Here, a detail explanation will be given to the configuration of the PCV valve 33. FIG. 2 is a sectional view of a valve unit 41 including the PCV valve 33. The valve unit 41 is constituted by the PCV valve 33 and an adaptor 42 fit on the valve 33. This PCV valve 33 includes a hollow housing 43. The housing 43 is constituted by a main housing 44 and a sub housing 45 which are cylindrical and assembled together. The main housing 44 is internally provided with a valve seat 46, a valve element 47, and a spring 48. The sub housing 45 is internally provided with a spring 49. The sub housing 45 is fixed to the main housing 44 in such a way that a proximal end of the sub housing 45 is fit in an open end of the main housing 44. A distal end of the sub housing 45 is provided with a pipe joint 45a. An open end of this pipe joint 45a serves as an outlet port 33a of the PCV valve 33. This pipe joint 45a is connected to the returning passage 32 connected to the intake passage 21. A hollow of the main housing 44 forms a valve chamber 50 in which the valve element 47 and the spring 48 are housed. One end wall (a bottom wall in FIG. 2) of the main housing 44 is formed with an inlet port 33b of the PCV valve 33 so as to communicate with the valve chamber 50. The sub housing 45 includes a hollow 45b communicated with the valve chamber 50 of the main housing 44. The annular valve seat 46 is placed between the main housing 44 and the sub housing 45. The valve chamber 50 and the hollow 45b are communicated with each other through the valve seat 46. In the valve chamber 50, the valve element 47 is disposed to be axially movable relative to the valve seat 46. The valve element 47 has a nearly columnar shape and insertable through the valve seat 46. The valve element 47 is shaped so that its distal end is gradually decreased in diameter. Accordingly, when the valve element 47 is moved axially, a clearance (an opening degree) between the valve seat 46 and the valve element 47 is changed. By changing this clearance (the opening degree), a flow rate of blowby gas allowed to flow in the PCV valve 33 is regulated. The proximal end of the valve element 47 located near the inlet port 33b is formed with a flange 47a. The flange 47a has a shape permitting passage of the blowby gas. The spring 48 is mounted between the valve seat 46 and the flange 47a to urge the valve element 47 toward the inlet port 33b.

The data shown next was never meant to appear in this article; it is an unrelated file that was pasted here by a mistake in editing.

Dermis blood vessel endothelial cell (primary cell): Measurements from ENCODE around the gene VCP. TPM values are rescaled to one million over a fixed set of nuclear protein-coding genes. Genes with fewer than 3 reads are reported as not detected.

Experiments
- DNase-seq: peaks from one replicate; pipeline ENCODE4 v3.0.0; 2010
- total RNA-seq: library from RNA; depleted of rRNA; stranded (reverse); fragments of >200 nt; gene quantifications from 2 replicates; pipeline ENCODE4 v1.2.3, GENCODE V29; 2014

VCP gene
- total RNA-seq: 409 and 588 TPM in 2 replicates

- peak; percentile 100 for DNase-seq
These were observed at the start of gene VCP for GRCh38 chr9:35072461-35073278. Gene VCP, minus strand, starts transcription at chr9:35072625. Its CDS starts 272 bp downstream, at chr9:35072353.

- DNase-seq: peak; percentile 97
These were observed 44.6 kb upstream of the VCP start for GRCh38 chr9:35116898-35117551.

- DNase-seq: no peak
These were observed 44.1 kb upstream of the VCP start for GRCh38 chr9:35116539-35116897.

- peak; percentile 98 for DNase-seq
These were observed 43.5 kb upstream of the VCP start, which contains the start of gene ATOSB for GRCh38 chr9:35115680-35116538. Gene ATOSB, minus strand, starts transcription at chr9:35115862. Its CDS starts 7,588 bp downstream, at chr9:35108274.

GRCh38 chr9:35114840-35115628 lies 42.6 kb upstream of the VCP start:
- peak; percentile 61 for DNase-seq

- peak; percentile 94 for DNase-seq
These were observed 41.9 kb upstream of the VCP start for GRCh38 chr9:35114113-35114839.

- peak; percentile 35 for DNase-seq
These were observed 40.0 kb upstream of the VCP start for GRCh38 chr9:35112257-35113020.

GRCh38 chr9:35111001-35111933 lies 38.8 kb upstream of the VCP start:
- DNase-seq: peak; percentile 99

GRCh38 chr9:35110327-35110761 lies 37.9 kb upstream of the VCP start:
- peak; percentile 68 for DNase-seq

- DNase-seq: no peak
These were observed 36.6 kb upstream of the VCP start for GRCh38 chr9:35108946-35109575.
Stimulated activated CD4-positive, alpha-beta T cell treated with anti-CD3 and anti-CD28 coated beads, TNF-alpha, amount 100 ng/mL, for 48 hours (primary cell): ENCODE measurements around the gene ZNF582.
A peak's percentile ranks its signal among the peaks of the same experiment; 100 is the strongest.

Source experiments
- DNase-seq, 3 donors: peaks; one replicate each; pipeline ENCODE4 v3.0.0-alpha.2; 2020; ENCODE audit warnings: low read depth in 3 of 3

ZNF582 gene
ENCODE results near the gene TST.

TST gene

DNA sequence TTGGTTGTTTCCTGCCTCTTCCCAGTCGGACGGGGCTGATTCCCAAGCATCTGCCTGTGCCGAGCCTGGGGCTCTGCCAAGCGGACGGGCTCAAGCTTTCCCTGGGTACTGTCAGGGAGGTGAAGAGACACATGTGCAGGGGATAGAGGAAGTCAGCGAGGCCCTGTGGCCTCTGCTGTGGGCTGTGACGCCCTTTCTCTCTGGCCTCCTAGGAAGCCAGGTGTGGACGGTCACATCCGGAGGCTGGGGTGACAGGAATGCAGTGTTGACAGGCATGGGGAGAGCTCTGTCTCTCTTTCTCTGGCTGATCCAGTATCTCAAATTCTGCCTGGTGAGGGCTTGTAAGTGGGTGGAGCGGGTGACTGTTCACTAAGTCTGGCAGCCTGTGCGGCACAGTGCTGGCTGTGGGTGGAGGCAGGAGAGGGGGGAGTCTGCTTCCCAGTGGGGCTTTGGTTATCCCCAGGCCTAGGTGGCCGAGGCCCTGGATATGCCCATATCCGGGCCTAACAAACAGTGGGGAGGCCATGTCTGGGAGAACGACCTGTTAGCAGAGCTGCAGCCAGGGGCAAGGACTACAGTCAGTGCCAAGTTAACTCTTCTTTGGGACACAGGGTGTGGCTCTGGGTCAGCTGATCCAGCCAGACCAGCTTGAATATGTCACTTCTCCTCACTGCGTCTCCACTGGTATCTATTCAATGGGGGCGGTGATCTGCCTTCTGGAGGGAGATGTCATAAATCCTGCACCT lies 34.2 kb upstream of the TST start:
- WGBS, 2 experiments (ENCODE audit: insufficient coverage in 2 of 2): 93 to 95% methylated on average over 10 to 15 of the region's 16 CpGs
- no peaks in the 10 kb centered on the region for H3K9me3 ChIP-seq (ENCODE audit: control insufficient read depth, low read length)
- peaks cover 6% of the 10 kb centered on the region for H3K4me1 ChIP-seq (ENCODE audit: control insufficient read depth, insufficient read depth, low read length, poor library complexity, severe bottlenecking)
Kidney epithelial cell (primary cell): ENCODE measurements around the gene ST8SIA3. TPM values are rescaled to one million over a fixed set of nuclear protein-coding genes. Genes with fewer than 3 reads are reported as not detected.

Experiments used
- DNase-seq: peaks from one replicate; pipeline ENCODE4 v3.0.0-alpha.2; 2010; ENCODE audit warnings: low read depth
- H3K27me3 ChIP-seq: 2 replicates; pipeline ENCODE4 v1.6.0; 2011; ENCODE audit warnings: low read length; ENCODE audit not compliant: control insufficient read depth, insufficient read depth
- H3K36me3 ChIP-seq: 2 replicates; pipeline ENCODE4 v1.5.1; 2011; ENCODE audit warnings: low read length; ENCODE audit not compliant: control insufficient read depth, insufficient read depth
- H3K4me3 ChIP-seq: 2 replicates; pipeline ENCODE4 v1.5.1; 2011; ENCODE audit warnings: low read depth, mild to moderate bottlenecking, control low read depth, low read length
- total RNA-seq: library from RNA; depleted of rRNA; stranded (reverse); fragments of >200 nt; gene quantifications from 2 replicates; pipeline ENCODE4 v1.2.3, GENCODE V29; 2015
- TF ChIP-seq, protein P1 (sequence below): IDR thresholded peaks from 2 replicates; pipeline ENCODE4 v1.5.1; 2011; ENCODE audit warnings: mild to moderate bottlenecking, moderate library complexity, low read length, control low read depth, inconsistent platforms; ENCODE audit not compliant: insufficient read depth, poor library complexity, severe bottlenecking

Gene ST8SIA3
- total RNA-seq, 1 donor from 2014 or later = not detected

The adaptor 42 is fit on the main housing 44 to cover the outer periphery thereof. The adaptor 42 is of a nearly cylindrical shape having a hollow 42a and internally formed, at a part under the hollow 42a, with a mixing chamber 42b for mixing blowby gas with outside air. The adaptor 42 is formed, at its proximal end, with a pipe joint 42c communicated to the mixing chamber 42b. This pipe joint 42c is connected to the outside-air passage 36. The mixing chamber 42b of the adaptor 42 is communicated to the inlet port 33b of the PCV valve 33 through a vent hole 42d. The adaptor 42 is formed, at its bottom, with an inlet port 42e opening into the mixing chamber 42b. This inlet port 42e is connected to the oil separator 31.